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Science-education Experiment to Expire

published: 02/20/2001
posted to site: 02/22/2001

Science-education Experiment to Expire

by Katherine Long, Editor, Times School Guide

Seattle Times , Tuesday, February 20, 2001,

In Stephanie Engel's fourth-grade class at Maple Elementary in South Seattle, science lessons no longer come out of a book.

They come out of a box. And this month, the box contained all the tools her students needed to investigate substances found in foods.

Does peanut butter contain starch? What about flour? Using simple tools, the fourth-graders measured and counted, stirred and watched as iodine was dripped on a grain of rice or a bit of egg white.

This hands-on approach is part of a systemwide revolution in elementary science teaching in Seattle schools, made possible by a $4.25 million, five-year grant from the National Science Foundation (NSF).

This is the final year of the grant, which pays for what's called the Inquiry-Based Science Program.

And even as outside observers praise Seattle for running a smart, well-organized program, they wonder if the district will have the political and financial will to keep it going.

"That's the big question," said Mark St. John, founder and president of Inverness Research, an independent evaluation company hired by the NFS to examine the success of Seattle's program and others like it. "It will come down to will. It takes resources and commitment. That's a choice of district leadership."

His concern is echoed by Dr. Lee Hood, a prominent scientist formerly of the University of Washington and now head of Seattle's Institute for Systems Biology. It was Hood who, with his wife, Valerie Logan, helped Seattle win the NSF grant five years ago.

"What is Seattle going to do to make sure this program continues?" Hood asked. "The heart of this program is whether it's sustainable. Everything else is a footnote."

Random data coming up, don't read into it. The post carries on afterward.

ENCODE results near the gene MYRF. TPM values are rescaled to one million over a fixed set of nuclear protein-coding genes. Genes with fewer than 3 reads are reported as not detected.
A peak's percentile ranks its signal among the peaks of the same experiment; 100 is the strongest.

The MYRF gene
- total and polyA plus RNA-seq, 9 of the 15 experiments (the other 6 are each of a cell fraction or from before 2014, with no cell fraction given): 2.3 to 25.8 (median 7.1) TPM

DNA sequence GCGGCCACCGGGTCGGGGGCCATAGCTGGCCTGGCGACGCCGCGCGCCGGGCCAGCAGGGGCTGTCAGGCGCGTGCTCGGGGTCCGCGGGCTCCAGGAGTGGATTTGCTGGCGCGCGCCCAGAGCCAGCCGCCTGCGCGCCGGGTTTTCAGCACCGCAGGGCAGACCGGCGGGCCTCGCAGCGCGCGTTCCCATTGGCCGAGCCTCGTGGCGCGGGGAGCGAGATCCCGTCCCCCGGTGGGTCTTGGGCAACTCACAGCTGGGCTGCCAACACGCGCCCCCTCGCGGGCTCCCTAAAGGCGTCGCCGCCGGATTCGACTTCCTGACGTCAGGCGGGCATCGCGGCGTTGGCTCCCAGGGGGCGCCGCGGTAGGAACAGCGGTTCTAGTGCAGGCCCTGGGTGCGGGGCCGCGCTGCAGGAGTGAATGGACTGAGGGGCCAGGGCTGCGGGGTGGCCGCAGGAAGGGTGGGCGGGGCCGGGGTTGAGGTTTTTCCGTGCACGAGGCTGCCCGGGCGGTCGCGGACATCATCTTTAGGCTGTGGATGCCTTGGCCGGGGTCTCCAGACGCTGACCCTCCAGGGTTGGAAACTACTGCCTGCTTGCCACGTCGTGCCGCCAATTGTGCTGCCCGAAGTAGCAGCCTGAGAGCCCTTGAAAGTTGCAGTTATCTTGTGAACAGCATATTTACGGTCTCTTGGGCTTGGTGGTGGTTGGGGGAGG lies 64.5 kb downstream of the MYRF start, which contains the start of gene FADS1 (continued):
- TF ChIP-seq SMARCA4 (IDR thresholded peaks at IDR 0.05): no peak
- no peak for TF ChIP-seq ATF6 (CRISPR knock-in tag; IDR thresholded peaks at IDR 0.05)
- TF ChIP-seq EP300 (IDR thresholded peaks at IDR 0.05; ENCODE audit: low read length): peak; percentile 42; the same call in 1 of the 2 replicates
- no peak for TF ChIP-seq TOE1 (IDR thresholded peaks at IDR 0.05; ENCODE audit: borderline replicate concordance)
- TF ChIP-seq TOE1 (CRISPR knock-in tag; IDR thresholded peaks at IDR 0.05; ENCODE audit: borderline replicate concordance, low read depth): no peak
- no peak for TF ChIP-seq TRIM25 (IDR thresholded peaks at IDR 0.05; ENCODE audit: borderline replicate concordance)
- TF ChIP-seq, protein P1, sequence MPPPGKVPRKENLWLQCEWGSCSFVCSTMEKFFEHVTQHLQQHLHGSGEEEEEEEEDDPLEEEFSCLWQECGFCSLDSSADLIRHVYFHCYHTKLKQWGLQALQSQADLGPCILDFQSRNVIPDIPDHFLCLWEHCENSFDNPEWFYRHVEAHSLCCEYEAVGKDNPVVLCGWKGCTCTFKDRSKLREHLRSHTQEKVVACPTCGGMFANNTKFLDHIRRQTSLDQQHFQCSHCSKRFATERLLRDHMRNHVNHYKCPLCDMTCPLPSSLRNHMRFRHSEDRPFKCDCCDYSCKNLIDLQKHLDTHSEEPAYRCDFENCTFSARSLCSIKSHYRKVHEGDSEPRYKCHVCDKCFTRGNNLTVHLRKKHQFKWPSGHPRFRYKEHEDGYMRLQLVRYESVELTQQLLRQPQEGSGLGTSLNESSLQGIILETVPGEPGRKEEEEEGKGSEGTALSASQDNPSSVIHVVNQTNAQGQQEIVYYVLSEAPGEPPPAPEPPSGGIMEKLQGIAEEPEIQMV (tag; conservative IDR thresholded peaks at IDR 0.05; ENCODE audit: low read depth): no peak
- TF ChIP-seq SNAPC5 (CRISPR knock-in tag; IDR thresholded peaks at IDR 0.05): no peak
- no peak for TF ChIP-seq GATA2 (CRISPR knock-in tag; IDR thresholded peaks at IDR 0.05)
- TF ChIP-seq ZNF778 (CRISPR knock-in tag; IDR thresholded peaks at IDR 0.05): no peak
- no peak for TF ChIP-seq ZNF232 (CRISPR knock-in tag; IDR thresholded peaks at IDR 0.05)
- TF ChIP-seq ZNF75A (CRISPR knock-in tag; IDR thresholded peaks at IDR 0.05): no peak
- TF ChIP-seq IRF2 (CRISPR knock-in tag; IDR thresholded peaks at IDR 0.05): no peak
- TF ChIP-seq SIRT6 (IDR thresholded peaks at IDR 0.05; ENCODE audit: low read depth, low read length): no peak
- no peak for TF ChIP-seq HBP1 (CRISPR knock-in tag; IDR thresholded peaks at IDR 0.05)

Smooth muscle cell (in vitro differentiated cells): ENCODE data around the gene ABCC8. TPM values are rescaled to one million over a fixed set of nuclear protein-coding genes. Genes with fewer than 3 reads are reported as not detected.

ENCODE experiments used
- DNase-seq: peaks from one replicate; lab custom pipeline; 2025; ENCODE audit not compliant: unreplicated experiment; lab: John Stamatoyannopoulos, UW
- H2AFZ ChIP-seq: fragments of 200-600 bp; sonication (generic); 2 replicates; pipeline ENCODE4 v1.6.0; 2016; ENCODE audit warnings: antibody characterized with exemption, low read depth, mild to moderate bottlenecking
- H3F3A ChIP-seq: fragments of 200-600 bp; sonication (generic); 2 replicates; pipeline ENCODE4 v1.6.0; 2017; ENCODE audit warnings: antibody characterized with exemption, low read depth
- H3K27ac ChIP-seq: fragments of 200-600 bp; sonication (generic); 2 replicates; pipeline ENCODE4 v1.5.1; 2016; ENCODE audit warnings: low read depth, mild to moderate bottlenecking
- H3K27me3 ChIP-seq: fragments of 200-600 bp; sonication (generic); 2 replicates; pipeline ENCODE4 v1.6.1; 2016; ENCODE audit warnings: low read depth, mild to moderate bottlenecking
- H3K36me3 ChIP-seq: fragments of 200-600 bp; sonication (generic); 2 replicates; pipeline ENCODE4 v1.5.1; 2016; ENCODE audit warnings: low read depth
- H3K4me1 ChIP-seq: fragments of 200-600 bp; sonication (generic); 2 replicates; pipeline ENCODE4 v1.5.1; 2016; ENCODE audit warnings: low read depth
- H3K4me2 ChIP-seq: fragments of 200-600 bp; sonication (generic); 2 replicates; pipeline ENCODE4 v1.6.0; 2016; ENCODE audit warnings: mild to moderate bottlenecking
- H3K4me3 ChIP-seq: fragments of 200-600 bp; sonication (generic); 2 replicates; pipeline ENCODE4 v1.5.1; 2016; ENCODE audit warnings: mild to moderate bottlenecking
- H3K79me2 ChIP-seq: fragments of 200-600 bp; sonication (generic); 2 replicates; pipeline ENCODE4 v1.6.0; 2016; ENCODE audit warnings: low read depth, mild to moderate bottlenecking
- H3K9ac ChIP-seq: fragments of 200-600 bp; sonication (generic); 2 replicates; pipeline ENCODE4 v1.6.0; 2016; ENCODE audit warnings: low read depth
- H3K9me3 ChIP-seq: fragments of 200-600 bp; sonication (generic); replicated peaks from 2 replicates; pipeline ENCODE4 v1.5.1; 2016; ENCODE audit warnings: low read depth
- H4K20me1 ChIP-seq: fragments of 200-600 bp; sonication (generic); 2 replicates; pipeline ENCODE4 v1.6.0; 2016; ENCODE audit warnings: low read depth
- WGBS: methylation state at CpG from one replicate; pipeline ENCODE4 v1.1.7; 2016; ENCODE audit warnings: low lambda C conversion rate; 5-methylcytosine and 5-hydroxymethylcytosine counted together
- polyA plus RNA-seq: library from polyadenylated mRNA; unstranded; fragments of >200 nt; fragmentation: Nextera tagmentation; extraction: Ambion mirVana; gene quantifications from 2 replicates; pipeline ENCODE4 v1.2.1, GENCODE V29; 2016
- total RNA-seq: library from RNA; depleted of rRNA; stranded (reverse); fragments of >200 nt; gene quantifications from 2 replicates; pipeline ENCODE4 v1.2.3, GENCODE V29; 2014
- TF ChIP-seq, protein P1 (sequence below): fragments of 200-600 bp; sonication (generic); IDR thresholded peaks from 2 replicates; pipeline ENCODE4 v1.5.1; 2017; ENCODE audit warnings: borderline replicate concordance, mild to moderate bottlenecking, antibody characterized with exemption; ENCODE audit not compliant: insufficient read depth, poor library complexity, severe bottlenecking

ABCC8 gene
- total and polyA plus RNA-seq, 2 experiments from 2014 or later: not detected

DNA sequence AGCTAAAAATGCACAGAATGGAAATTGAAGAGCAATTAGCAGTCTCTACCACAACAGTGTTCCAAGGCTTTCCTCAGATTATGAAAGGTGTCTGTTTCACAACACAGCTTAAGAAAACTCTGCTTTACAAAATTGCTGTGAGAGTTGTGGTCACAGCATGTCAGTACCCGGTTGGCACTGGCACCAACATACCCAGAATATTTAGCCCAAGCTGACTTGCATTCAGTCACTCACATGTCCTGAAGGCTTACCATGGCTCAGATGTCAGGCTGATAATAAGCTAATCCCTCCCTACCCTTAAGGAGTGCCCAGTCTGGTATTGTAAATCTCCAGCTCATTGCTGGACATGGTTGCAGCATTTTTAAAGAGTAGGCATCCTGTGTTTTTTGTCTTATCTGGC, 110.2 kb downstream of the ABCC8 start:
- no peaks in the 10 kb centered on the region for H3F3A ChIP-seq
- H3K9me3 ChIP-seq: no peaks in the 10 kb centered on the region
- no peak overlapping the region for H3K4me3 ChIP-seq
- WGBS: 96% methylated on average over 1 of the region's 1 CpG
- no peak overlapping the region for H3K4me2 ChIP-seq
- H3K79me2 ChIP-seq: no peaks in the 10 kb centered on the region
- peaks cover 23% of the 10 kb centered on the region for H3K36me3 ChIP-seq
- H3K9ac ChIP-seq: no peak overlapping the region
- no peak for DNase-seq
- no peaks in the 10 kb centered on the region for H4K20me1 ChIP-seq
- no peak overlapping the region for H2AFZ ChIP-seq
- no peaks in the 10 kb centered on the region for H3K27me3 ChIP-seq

The district says its commitment to the program extends well beyond next year. There's ongoing funding for nine science-resource teachers, who train the teachers how to teach elementary science, said chief academic officer June Rimmer. There are plans to find a permanent home for the district's science-resource center, which develops, packages and replenishes the science kits.

The district has won a second round of NSF funding to expand inquiry-based science into middle school. And it has hired an administrator to work on a plan to bring inquiry-based science into high schools.

"I am such a firm believer that we have got to escalate what we do in science," Rimmer said. The inquiry-based program has been "such a wonderful example of engaging students' natural creativity, and learning through inquiry."

A few years ago, science in Seattle elementary schools might mean a few weeks of study on dinosaurs or a trip to the Burke Museum, said Elaine Woo, director of the program. Most elementary teachers didn't have a strong science background, and there was no districtwide curriculum.

Today, students in nearly every Seattle elementary classroom conduct science investigations using tools of the profession. They start in kindergarten, examining the properties of wood; by fifth grade, they are using microscopes to describe cell structure and discover which single-celled organisms are commonly present in hay and grass.

The focus of any one unit is relatively narrow, but the lessons learned are large.

"We told teachers, `You have to teach less, but teach more in detail,' " said Eleanor Weisenbach, a former Seattle principal who retired last year after launching the program at Maple Elementary.